A fully taxed nation

Discussion in 'Economy & Infrastructure' started by sehwag1830, Feb 25, 2012.

  1. sehwag1830

    sehwag1830 Tihar Jail Banned

    Dec 23, 2011
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    India’s tax-to-GDP ratio is 15 per cent (of which the Centre’s share is 10 per cent). Before the financial crisis of 2008, it was 17.7 per cent (of which 12 per cent was central taxes). Compare that with the ratio in other countries. Among economies that are poorer than India, Bangladesh has a tax-to-GDP ratio of just 8.5 per cent, and Pakistan 10.2 per cent. Vietnam is at 15 per cent (these and other numbers have been compiled by the Heritage Foundation). As you go up the income ladder, the tax ratio climbs because it is non-subsistence incomes that are taxed. But even richer countries have lower or comparable tax ratios. Indonesia’s, for instance, is as low as 11 per cent, and the Philippines’ at 14.4 per cent. A much wealthier country like Malaysia has a ratio of 15.5 per cent, while Thailand is at 17 per cent. All these members of the Association of Southeast Asian Nations have higher per capita incomes than India, so their capacity to bear a higher tax burden is naturally greater. China, with a per capita income that is more than three times India’s, and which is supposedly Communist, has a tax-GDP ratio of just 17 per cent. Looking at these countries and then at India’s tax ratio, it is clear that we are not an under-taxed nation.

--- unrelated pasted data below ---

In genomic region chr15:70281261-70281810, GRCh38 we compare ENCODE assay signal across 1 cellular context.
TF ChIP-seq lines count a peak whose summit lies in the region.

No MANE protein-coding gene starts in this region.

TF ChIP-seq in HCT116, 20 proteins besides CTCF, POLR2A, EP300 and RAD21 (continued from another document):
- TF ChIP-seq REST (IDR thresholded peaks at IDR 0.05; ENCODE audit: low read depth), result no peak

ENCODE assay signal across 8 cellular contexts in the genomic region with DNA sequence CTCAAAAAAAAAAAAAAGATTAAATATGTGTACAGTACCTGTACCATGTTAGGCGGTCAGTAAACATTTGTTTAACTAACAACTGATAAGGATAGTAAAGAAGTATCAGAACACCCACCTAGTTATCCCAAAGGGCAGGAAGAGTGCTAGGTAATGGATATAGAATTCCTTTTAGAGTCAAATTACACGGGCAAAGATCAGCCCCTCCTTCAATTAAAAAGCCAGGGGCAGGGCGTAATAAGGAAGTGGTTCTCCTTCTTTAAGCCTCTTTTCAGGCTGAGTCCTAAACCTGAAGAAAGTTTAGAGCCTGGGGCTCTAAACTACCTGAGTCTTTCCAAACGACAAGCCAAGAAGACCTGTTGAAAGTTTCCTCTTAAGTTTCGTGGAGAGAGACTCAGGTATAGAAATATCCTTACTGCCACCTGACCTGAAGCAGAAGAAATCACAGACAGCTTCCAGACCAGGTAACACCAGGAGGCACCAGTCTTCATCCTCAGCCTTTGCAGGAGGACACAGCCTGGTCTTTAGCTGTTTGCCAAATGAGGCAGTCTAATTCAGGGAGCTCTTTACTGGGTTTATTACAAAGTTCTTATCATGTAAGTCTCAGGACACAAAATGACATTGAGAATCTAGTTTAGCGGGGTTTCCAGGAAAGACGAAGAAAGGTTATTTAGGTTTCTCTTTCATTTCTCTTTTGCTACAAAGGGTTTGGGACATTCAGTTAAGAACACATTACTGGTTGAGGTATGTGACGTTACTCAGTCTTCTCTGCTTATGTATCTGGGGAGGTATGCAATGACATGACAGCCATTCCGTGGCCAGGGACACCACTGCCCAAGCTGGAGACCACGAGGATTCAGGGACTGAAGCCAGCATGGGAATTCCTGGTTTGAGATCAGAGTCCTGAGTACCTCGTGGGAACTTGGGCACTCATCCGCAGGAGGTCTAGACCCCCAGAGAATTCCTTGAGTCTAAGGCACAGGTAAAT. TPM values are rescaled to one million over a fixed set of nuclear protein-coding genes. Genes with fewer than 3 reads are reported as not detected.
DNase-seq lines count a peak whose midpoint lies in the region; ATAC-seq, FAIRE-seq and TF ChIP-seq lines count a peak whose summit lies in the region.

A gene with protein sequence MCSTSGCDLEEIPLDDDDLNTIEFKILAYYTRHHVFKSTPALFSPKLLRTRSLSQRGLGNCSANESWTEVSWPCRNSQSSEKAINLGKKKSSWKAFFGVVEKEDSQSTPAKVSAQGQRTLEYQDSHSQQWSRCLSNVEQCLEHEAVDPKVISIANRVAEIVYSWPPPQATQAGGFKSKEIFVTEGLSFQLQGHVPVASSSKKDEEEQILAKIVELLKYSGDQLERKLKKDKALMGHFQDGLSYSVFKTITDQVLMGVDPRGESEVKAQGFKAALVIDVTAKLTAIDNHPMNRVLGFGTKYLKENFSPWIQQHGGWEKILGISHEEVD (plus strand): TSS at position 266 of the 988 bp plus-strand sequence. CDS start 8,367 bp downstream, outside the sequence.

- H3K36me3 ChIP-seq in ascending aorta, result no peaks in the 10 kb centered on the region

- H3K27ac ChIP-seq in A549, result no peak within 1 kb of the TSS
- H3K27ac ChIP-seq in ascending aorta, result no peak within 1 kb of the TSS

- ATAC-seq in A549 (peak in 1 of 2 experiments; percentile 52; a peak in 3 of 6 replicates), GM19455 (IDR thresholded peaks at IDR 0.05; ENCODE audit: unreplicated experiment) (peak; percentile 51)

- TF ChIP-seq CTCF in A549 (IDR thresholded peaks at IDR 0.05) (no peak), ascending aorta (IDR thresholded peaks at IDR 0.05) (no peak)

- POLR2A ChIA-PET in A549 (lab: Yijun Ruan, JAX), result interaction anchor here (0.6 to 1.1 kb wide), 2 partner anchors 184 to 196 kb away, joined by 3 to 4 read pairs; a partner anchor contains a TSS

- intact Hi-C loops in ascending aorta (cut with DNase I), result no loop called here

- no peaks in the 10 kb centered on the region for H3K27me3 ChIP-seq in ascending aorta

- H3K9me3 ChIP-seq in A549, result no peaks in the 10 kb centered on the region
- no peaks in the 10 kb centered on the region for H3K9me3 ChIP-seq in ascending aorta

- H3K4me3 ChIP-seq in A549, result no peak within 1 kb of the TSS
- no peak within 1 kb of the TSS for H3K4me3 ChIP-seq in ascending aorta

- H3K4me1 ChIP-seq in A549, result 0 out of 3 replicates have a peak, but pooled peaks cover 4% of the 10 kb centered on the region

The problem in India is not with rates; it is with coverage. Hence the familiar criticisms — only 35 million pay income tax, a service economy which accounts for more than half of GDP delivers less than one per cent of GDP as tax, and so on

    From that perspective, the most important way of getting more tax revenue is to introduce a comprehensive goods and services tax, which will plug many loopholes. The other way is to use information networks to detect evasion. For instance, nearly half of the income tax collection comes from just two per cent of taxpayers (715,000 people who report a taxable income of Rs 8 lakh or more). Yet, household surveys show that the number in that income bracket should be twice as large. If they could be traced, imagine what it would do to tax revenue
    T N Ninan: A fully taxed nation
    Mad Indian likes this.
  3. Mad Indian

    Mad Indian Proud Bigot Veteran Member Senior Member

    Jan 27, 2012
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    Podigai Hills.
    You are right but still people buy the 37% poverty line crap and socialist economy..... Socialist economies invariably tax in excess..... thats what is happening in India..... Besides they are piggishly inefficient......

    What we need is a center right party at center

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